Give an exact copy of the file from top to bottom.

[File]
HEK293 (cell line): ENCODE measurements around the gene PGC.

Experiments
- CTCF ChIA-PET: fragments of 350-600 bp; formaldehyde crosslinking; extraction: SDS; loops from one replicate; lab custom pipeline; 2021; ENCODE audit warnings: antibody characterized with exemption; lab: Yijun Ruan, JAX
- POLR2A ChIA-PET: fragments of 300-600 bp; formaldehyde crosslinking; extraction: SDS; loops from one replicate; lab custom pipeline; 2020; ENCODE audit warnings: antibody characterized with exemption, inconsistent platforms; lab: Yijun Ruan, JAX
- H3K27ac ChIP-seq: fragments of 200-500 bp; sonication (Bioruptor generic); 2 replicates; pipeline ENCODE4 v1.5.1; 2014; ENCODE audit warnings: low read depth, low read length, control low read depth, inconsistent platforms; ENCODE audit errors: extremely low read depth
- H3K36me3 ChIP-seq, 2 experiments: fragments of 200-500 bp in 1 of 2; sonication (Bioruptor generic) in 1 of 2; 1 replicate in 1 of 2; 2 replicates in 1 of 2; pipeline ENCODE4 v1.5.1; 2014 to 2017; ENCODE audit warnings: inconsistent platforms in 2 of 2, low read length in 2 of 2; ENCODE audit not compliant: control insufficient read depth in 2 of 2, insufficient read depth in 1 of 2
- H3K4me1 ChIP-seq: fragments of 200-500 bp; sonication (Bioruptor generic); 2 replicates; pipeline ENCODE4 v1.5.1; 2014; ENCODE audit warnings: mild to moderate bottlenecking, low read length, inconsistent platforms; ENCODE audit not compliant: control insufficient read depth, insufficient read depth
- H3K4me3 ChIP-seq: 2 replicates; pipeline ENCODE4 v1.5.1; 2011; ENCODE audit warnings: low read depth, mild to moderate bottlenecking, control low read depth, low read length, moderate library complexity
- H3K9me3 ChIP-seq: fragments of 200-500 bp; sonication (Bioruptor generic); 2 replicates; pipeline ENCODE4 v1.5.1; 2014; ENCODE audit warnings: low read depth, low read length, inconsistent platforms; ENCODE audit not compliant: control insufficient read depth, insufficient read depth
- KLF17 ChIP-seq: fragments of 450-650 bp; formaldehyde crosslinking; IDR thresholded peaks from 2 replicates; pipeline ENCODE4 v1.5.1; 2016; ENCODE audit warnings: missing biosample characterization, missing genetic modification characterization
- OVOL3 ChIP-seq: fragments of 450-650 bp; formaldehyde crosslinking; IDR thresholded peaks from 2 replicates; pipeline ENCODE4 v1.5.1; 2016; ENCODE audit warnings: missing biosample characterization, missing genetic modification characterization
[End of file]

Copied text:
HEK293 (cell line): ENCODE measurements around the gene PGC.

Experiments
- CTCF ChIA-PET: fragments of 350-600 bp; formaldehyde crosslinking; extraction: SDS; loops from one replicate; lab custom pipeline; 2021; ENCODE audit warnings: antibody characterized with exemption; lab: Yijun Ruan, JAX
- POLR2A ChIA-PET: fragments of 300-600 bp; formaldehyde crosslinking; extraction: SDS; loops from one replicate; lab custom pipeline; 2020; ENCODE audit warnings: antibody characterized with exemption, inconsistent platforms; lab: Yijun Ruan, JAX
- H3K27ac ChIP-seq: fragments of 200-500 bp; sonication (Bioruptor generic); 2 replicates; pipeline ENCODE4 v1.5.1; 2014; ENCODE audit warnings: low read depth, low read length, control low read depth, inconsistent platforms; ENCODE audit errors: extremely low read depth
- H3K36me3 ChIP-seq, 2 experiments: fragments of 200-500 bp in 1 of 2; sonication (Bioruptor generic) in 1 of 2; 1 replicate in 1 of 2; 2 replicates in 1 of 2; pipeline ENCODE4 v1.5.1; 2014 to 2017; ENCODE audit warnings: inconsistent platforms in 2 of 2, low read length in 2 of 2; ENCODE audit not compliant: control insufficient read depth in 2 of 2, insufficient read depth in 1 of 2
- H3K4me1 ChIP-seq: fragments of 200-500 bp; sonication (Bioruptor generic); 2 replicates; pipeline ENCODE4 v1.5.1; 2014; ENCODE audit warnings: mild to moderate bottlenecking, low read length, inconsistent platforms; ENCODE audit not compliant: control insufficient read depth, insufficient read depth
- H3K4me3 ChIP-seq: 2 replicates; pipeline ENCODE4 v1.5.1; 2011; ENCODE audit warnings: low read depth, mild to moderate bottlenecking, control low read depth, low read length, moderate library complexity
- H3K9me3 ChIP-seq: fragments of 200-500 bp; sonication (Bioruptor generic); 2 replicates; pipeline ENCODE4 v1.5.1; 2014; ENCODE audit warnings: low read depth, low read length, inconsistent platforms; ENCODE audit not compliant: control insufficient read depth, insufficient read depth
- KLF17 ChIP-seq: fragments of 450-650 bp; formaldehyde crosslinking; IDR thresholded peaks from 2 replicates; pipeline ENCODE4 v1.5.1; 2016; ENCODE audit warnings: missing biosample characterization, missing genetic modification characterization
- OVOL3 ChIP-seq: fragments of 450-650 bp; formaldehyde crosslinking; IDR thresholded peaks from 2 replicates; pipeline ENCODE4 v1.5.1; 2016; ENCODE audit warnings: missing biosample characterization, missing genetic modification characterization